We have seen many different forms of Bitcoin in the past few months. Most of these coins are clones trying to capitalize on the Bitcoin brand. So far, only Bitcoin Cash has made any impact, although things are always subject to change. Whether or not Bitcoin Rhodium will be worth keeping an eye on remains to be determined.
The Idea Behind Bitcoin Rhodium
It has become evident that there are and will always be many forms of Bitcoin. It is also apparent that nearly 99% of these forks will have short lifespans, as people simply do not care about currencies which offer nothing special. Nevertheless, we have seen a vast array of Bitcoin clones, all of which are trying to capitalize on the momentum of the world’s leading cryptocurrency. Bitcoin Rhodium appears to be no different in this regard.
Bitcoin Rhodium tries to differentiate itself as being limited, rare, and resistant. While that may sound appealing to some, it doesn’t exactly make Bitcoin Rhodium stand out either. The total supply of 2.1 million coins is very different from previous Bitcoin hard forks, though. Currencies with lower supplies tend to see a few pump cycles in quick succession.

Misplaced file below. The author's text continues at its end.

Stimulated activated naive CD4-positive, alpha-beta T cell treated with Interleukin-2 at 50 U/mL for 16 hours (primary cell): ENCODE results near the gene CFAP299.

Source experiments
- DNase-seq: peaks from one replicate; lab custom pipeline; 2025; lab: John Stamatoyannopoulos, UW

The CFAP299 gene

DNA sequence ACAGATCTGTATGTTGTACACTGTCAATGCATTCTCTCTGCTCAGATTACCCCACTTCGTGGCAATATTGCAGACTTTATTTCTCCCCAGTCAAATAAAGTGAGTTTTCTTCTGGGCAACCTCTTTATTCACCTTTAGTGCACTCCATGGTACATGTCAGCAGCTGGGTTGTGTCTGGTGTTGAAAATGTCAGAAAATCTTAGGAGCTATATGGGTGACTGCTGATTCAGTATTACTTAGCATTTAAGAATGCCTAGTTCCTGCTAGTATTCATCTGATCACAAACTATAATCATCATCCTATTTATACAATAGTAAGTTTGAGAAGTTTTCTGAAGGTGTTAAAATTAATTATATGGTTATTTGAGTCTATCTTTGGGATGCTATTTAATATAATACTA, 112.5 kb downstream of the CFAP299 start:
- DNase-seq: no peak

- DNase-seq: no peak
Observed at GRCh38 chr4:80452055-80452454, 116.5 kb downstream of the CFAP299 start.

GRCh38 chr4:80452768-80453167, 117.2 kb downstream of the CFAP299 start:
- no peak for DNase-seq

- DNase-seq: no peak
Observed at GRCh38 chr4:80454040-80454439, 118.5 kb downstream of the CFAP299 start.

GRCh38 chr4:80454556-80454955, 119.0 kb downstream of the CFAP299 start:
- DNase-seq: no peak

Bitcoin Rhodium can be mined, just like pretty much any other version of Bitcoin on the market today. However, only half of the maximum supply will be generated through mining, whereas the rest will be taken care of through two airdrops and a 10% premine. Any currency which has a premine is often shunned by cryptocurrency veterans, which is only to be expected at this point in time.
Interestingly, the proof-of-work algorithm for Bitcoin Rhodium will not be SHA-256. Instead, the project uses the X13 algorithm, which was popular among a fair few altcoins years ago. With a block interval of 10 minutes and a size of 4 MB, it is certainly an improved version of Bitcoin. Even so, Bitcoin Rhodium is still an altcoin with everything to prove and very little to set it apart from other cryptocurrencies available today.
It also appears there will be some future products which can be purchased with Bitcoin Rhodium. That in itself is pretty interesting, although it is not the use case most people will be looking for. With no exchange officially confirming support for this altcoin as of yet, it will be quite challenging to ensure BTR gains traction.
Thankfully, there is a roadmap to take note of. For now, the project will mainly focus on the airdrops, publishing the source code, and unveiling the BTR block explorer. Future plans include introducing wallets, merchandising, and the prime nodes system. There will also be a focus on anonymization, although no specifics are known at this point.